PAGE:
Ancient document sheds new light on Magi story

'Adoration of the Magi Triptych, 1512', on Flickr


An ancient document found in the Vatican archives casts new light on the story of the Nativity and the Three Wise Men who came to offer gifts to the infant Jesus, according to researchers, reports the Times, in an article published in the Australian.

The Revelation of the Magi, reputedly a first-hand account of their journey to pay tribute to the son of God, only now has been translated from ancient Syriac.

Brent Landau, professor of religious studies at the University of Oklahoma, spent two years deciphering the fragile manuscript.

It is an eighth-century copy of a story first written down nearly half a millennium earlier, less than 100 years after the Gospel of Matthew, the original source of the Bible story.

The newly translated tale differs in major respects from Matthew's very brief account.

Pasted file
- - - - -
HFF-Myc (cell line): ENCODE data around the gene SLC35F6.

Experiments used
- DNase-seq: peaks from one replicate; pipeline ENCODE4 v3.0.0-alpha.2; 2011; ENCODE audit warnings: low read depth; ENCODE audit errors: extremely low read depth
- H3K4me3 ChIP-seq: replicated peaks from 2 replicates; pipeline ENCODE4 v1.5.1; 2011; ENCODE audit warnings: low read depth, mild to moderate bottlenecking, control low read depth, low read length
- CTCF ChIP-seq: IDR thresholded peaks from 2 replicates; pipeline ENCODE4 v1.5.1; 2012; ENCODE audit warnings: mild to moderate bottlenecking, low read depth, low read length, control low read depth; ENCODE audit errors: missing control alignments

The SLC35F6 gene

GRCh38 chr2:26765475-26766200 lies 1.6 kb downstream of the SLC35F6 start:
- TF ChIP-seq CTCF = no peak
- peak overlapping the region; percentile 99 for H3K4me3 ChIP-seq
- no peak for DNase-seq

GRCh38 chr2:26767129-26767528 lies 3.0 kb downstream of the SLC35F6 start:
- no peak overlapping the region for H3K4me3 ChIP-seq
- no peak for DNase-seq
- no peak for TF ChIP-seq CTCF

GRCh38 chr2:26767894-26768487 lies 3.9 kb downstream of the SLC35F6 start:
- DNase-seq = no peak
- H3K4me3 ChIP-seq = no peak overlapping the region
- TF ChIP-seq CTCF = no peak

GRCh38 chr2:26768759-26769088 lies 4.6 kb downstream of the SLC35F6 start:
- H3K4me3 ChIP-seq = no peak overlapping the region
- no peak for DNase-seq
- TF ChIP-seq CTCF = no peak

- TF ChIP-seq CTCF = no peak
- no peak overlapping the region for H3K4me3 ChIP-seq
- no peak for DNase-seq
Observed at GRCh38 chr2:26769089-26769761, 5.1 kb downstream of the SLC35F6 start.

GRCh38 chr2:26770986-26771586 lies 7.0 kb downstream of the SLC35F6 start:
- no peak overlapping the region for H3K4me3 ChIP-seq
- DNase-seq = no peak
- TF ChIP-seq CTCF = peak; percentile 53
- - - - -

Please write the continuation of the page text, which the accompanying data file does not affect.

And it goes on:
The Magi of the Bible have long been associated with Persian mystics, but those in The Revelation are from much farther afield - from the semi-mythical land of Shir, now associated with ancient China.

They are said to be the descendants of Seth, the third son of Adam, and to belong to a sect that believed in silent prayer.

Perhaps the biggest divergence from the traditional Nativity story is that according to The Revelation there were "scores" of Magi.

It gives a detailed account of their prayers and rituals.

The story relates that Seth passed down a prophecy that a star would appear that would signal the birth of God in human form. The Magi waited thousands of years until the day the star appeared.


Ancient text brings the Three Wise Men to life (The Australian)


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